“Contrary to what one might expect, it is a vague rather than a bright and clearly visible context that most strongly permits our beliefs to override the evidence and fill in the blanks. In fact, a bright and clearly visible context actually overrides the evidence in the opposite direction - suppressing our ‘seeing’ of the vague target even when it is present.

“Mathematical modelling suggests that visual inference through context is processed in the brain beyond the primary visual cortex. By starting with a relatively simple experiment such as this, where visual input can be more easily and systematically manipulated, we are gaining a better understanding of how context influences what we see. Further studies along these lines can hopefully enable us to dissect the workings behind more complex and wondrous illusions.”

Original research article: http://compbiol.plosjournals.org/perlserv/?request=get-pdf&file=10.1371_journal.pcbi.0040014-S.pdf 
DOI of the scientific paper: http://dx.doi.org/10.1371/journal.pcbi.0040014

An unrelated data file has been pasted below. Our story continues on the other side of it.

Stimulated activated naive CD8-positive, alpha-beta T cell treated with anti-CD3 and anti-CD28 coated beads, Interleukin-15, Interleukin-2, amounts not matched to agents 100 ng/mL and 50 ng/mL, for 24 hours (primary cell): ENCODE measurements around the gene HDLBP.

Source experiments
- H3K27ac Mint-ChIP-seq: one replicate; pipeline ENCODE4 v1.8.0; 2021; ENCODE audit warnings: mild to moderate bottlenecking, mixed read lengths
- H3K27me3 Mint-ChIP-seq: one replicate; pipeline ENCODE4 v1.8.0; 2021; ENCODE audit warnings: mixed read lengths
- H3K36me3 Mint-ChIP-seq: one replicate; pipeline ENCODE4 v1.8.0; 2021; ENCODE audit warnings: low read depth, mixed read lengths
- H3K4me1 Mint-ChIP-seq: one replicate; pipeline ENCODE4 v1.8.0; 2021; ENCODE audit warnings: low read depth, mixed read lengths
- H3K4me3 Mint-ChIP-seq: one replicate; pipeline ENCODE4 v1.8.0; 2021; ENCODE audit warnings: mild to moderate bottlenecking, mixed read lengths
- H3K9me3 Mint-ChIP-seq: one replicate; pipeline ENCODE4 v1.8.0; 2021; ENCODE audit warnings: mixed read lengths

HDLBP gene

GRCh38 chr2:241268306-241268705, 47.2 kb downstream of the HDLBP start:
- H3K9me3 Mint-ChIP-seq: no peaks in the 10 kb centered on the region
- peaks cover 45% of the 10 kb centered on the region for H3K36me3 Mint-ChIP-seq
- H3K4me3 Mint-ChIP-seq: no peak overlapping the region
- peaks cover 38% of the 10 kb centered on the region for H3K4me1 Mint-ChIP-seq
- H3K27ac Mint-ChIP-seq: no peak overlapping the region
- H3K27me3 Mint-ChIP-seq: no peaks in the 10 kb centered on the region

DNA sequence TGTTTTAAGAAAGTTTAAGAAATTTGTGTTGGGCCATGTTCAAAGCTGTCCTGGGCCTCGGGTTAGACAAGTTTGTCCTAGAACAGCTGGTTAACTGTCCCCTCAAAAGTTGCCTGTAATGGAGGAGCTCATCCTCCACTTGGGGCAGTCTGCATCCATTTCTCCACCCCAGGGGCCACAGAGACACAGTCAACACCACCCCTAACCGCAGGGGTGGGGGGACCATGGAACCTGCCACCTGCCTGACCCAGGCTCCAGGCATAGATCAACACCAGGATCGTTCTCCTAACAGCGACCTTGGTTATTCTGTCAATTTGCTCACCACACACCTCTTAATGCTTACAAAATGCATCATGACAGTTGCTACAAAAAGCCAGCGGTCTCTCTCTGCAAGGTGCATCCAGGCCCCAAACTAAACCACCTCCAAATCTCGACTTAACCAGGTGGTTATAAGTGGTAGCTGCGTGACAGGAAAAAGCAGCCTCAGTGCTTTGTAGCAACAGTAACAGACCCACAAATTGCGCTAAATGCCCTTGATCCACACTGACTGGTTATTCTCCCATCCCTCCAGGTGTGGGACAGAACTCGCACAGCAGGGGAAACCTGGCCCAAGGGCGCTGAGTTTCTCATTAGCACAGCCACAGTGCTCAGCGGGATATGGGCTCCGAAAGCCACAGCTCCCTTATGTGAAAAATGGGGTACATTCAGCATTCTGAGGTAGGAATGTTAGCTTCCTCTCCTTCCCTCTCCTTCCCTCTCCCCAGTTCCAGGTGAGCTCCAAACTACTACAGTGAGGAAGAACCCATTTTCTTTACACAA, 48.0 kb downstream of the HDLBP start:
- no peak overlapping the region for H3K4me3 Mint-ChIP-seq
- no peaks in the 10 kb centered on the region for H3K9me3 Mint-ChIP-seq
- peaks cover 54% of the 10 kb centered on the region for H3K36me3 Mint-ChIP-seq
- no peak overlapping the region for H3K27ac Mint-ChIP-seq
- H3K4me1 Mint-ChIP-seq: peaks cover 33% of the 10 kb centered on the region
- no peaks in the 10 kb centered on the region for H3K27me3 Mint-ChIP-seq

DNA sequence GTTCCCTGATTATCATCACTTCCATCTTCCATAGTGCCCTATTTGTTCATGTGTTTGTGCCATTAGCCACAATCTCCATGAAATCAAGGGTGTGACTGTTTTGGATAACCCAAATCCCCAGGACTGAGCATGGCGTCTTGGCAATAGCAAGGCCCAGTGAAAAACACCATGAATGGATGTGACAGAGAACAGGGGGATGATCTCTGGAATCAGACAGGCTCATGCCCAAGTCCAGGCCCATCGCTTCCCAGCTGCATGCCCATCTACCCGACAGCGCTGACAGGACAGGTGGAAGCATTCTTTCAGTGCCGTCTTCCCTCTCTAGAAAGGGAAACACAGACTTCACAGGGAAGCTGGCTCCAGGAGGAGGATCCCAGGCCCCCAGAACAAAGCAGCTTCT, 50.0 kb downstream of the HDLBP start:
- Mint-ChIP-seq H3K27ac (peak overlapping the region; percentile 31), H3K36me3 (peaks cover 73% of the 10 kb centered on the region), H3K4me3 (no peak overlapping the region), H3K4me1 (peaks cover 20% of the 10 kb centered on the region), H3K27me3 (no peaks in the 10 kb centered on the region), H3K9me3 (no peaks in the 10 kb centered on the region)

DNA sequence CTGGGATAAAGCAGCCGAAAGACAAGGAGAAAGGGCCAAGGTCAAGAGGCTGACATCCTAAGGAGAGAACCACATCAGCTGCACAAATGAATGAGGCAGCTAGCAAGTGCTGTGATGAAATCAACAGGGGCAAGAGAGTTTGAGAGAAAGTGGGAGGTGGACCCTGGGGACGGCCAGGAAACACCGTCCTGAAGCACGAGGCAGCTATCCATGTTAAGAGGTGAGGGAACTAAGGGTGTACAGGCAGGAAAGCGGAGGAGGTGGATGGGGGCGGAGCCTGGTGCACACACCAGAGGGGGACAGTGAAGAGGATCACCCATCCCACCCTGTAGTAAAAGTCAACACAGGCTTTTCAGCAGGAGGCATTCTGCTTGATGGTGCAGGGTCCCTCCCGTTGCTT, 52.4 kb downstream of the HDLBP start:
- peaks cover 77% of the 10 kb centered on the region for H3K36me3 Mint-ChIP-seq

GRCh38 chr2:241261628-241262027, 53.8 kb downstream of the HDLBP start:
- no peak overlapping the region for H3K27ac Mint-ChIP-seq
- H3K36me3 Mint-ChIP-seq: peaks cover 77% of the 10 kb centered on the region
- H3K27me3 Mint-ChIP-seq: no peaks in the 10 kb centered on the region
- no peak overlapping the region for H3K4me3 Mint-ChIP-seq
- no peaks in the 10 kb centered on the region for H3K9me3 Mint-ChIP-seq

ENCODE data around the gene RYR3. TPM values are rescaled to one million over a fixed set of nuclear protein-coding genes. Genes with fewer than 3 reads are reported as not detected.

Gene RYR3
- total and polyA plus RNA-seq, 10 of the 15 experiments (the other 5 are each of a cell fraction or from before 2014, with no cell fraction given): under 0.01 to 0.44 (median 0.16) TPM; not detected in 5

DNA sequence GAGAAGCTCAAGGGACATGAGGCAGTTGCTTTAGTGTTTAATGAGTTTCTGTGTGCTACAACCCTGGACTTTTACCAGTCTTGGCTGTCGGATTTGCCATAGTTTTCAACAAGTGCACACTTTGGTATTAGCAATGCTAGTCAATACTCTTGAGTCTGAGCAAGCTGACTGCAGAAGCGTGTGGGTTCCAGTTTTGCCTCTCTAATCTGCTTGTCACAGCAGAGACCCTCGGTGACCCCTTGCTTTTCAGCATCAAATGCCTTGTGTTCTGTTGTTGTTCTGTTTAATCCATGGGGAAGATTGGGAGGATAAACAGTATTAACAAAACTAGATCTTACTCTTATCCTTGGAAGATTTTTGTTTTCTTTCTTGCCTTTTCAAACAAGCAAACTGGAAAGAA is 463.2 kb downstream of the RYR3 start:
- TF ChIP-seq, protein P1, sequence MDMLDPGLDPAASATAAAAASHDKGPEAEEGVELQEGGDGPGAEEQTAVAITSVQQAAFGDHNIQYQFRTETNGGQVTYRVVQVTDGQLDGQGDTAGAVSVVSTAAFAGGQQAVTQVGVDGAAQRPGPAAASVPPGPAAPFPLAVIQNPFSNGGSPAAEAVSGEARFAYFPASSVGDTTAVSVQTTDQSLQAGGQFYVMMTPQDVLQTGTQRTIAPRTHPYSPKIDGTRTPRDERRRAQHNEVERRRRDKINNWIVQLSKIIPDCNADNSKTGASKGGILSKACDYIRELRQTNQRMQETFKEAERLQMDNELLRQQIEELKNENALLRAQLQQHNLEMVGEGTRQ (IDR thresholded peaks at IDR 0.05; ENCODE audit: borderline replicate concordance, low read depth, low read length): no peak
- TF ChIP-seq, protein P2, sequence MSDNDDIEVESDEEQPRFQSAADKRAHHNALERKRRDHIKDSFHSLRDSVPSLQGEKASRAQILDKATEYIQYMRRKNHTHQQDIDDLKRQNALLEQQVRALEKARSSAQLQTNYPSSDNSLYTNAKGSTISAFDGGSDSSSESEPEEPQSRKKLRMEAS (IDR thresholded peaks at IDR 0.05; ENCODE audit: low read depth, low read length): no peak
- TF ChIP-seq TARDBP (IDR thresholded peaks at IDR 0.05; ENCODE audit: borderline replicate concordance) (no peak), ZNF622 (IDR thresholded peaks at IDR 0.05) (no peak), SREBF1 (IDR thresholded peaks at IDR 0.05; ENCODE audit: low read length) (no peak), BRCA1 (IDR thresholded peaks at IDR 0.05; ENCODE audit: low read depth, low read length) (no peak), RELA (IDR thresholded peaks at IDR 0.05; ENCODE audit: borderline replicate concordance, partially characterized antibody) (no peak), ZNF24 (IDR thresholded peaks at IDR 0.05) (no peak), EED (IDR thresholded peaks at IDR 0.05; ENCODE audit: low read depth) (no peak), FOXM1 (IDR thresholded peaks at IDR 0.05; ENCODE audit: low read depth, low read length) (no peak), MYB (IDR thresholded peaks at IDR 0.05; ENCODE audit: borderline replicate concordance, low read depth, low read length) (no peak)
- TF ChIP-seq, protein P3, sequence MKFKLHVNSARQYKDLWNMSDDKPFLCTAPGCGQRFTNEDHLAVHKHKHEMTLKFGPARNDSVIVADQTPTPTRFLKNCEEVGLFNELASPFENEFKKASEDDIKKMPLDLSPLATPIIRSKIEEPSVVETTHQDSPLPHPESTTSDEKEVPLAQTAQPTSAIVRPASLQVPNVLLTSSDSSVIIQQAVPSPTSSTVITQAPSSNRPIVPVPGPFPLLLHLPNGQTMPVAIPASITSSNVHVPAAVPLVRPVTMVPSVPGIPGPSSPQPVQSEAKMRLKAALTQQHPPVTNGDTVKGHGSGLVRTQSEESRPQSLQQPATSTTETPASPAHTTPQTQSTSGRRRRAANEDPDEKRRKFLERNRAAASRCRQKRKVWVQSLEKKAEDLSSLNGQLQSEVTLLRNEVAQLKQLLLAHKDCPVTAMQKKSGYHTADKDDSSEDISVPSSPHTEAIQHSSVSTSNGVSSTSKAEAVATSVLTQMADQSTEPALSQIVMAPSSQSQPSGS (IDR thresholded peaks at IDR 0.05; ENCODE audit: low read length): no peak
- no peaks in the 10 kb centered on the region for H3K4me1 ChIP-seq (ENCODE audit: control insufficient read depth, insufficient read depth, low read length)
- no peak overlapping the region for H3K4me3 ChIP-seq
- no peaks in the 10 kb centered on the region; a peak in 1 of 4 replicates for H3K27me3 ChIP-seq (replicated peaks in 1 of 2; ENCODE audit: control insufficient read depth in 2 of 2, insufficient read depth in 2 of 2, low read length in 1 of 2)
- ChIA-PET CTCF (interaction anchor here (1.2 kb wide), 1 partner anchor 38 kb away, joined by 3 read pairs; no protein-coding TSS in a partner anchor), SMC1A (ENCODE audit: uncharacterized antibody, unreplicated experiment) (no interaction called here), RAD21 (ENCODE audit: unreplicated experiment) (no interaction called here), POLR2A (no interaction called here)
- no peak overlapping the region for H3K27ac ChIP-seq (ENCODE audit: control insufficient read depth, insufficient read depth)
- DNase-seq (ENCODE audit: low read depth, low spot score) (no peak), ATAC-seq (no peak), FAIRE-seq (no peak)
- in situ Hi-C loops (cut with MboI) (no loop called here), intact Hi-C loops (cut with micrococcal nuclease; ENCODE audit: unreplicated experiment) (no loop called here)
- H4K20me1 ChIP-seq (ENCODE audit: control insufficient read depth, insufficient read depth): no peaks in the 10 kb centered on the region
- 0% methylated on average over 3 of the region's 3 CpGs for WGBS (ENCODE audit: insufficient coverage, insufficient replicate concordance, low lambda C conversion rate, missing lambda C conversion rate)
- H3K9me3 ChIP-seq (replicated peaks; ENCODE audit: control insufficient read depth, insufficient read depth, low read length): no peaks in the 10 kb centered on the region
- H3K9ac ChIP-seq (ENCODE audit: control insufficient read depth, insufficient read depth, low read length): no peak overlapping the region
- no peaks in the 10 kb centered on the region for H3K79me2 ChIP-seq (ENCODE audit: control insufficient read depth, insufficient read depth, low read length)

Publication: Zhaoping L, Jingling L (2008) Filling-In and Suppression of Visual Perception from Context: A Bayesian Account of Perceptual Biases by Contextual Influences. PLoS Comput Biol 4(2): e14 
On the web: PDF File of the Open Access article at PLoS Website 

Funding information and declaration of competing interests: The research was funded by the Gatsby Charitable Foundation and a Cognitive Science Foresight Grant.

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 About Dr. Himanshu Tyagi
This news story has been reviewed by Dr. Himanshu Tyagi before its publication on RxPG News website. Dr. Himanshu Tyagi, MBBS is the founder editor and manager for RxPG News. In this position he is responsible for content development and overall website and editorial management functions. His areas of special interest are psychological therapies and evidence based journalism.
RxPG News is committed to promotion and implementation of Evidence Based Medical Journalism in all channels of mass media including internet.
For any corrections of factual information, to contact the editors or to send any medical news or health news press releases, use feedback form